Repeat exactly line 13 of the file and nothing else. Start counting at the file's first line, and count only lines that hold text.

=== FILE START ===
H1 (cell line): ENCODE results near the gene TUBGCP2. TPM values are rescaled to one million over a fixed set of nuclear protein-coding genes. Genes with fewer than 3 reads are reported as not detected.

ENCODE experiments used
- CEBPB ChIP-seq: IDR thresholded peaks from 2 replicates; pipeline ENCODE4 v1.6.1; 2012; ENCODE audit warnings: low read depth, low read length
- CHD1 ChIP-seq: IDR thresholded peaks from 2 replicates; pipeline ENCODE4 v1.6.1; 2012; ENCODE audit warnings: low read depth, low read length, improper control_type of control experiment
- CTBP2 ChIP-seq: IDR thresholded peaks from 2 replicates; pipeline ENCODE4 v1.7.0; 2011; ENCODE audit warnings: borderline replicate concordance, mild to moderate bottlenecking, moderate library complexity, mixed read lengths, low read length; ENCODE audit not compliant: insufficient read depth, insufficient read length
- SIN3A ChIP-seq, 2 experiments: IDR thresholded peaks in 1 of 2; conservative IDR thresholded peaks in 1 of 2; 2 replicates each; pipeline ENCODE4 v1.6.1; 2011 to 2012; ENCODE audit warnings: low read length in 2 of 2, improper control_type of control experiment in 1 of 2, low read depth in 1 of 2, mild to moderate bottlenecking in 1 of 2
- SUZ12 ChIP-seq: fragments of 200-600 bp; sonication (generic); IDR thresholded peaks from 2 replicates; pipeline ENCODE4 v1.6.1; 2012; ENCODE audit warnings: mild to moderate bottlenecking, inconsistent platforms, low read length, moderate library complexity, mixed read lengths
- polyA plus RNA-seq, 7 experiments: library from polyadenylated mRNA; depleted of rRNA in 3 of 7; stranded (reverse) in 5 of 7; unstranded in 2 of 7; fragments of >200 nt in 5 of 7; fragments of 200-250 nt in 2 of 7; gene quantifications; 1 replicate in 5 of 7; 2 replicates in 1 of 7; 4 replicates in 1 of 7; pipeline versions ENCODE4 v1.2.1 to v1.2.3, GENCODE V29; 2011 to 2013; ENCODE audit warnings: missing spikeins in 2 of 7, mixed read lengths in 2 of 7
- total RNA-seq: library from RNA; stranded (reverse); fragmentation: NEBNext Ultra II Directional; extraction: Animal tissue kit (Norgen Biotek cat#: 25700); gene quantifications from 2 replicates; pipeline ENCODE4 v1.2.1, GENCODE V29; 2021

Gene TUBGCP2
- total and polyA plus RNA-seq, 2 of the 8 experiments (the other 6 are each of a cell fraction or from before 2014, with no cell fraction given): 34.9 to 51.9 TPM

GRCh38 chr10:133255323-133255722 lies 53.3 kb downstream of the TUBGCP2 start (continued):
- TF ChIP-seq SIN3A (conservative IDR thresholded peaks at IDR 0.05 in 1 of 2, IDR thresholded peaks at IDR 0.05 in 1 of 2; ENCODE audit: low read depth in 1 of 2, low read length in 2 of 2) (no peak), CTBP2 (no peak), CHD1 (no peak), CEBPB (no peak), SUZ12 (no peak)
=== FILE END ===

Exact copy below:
- TF ChIP-seq SIN3A (conservative IDR thresholded peaks at IDR 0.05 in 1 of 2, IDR thresholded peaks at IDR 0.05 in 1 of 2; ENCODE audit: low read depth in 1 of 2, low read length in 2 of 2) (no peak), CTBP2 (no peak), CHD1 (no peak), CEBPB (no peak), SUZ12 (no peak)